Folks do not need to be kidnapped against their will. My task instead is to help folks discover that the ‘thing’ they seek in their own unique search, is the Kingdom of God and relationship with their creator. Redirecting someone’s passion is a much less daunting a task than persuading them against their will.

That fellows pant leg became a sign for me of his search for a meaningful and affirming connection. I would have done better to swallow my snigger and instead commiserate and acknowledge my own thirst for connection. Perhaps I missed a real opportunity.

The amazing good news is that God wants that personal relationship that we crave. He created us with the craving and invites us to find abundant satisfaction in Him. It is wonderful that his love is so persistent. As with young Samuel, he continues to call and woo us until we respond.

Next Friday we are hosting our annual Good Friday movie. This year we will be presenting “The Ultimate Gift”. We pray that hearts will be touched. We are also planning a gathering of our House Church family for an Easter dinner. One of our members flies off to Montreal the next day for surgery so this will be an important gathering.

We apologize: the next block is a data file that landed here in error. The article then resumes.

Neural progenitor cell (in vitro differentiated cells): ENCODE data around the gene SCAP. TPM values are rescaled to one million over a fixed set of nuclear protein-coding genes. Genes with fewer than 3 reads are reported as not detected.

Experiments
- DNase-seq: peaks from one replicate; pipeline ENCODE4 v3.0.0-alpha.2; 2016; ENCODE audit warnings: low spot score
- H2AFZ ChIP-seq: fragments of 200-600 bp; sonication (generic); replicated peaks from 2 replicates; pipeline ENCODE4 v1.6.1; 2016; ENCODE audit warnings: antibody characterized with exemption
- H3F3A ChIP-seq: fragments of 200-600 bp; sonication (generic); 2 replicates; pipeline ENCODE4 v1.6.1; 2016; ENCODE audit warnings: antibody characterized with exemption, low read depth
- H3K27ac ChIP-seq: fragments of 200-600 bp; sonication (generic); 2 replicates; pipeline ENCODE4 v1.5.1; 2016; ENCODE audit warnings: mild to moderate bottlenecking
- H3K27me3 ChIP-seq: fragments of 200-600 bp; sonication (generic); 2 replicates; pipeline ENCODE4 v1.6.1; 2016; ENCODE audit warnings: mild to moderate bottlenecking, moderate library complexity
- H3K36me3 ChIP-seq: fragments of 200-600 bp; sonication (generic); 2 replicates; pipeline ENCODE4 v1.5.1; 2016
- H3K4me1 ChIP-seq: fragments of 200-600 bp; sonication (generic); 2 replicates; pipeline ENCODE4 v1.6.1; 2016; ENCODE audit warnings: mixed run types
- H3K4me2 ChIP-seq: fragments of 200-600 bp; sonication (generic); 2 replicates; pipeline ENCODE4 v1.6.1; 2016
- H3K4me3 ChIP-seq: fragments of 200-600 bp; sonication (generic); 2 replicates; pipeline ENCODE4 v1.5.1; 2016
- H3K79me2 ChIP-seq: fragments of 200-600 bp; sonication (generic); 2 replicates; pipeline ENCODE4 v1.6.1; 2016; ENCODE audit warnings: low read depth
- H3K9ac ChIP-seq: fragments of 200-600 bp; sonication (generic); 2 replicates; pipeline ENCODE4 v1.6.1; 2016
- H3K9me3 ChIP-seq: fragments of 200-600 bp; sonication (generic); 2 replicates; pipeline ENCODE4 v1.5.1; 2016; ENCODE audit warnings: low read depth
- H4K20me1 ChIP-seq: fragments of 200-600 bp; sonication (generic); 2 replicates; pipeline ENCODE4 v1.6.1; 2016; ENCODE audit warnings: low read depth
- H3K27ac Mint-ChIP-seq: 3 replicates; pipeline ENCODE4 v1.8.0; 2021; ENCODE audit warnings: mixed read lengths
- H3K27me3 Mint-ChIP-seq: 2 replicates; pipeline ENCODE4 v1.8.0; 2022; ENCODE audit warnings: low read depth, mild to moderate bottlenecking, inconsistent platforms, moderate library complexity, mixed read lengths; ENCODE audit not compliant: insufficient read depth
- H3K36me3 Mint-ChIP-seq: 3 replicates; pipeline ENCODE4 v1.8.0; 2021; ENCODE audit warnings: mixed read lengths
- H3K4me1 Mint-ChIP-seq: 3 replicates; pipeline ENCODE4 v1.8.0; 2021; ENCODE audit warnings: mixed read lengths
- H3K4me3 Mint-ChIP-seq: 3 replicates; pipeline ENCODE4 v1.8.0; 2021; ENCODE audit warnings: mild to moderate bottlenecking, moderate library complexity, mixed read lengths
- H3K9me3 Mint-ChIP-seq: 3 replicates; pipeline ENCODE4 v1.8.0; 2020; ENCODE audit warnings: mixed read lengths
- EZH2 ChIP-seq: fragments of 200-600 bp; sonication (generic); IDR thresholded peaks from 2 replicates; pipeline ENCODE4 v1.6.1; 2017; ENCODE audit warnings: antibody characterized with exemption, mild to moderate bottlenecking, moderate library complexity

I hope you take time and effort this coming week to ‘walk with Jesus through Holy week’ and celebrate a glorious resurrection Sunday!

Bicycling Through the Louvre


This week I had a picture of riding a ten speed through the halls of the Louvre Museum. This unsolicited image popped into my head as I had two different conversations around our Bible Study table. One fellow was very excited about a magazine type book, he had read, which gave a sweeping picture of the whole of Scripture. Another fellow had committed to reading the Bible in a year and was explaining to me how many chapters he was reading a day.

Do you see the origins of my mental image? I understand the value of a scriptural overview. In fact, I have often taught a course “See Through the Scriptures” and I find value in reading a quantity of scripture (and here is where the “but” comes in). A diet that solely consists of either overview or speed reading is not spiritually nutritious.

A cycle through the Louvre might be advantageous if it leads to circling back to the points where we can sit with the art and absorb its beauty and meaning.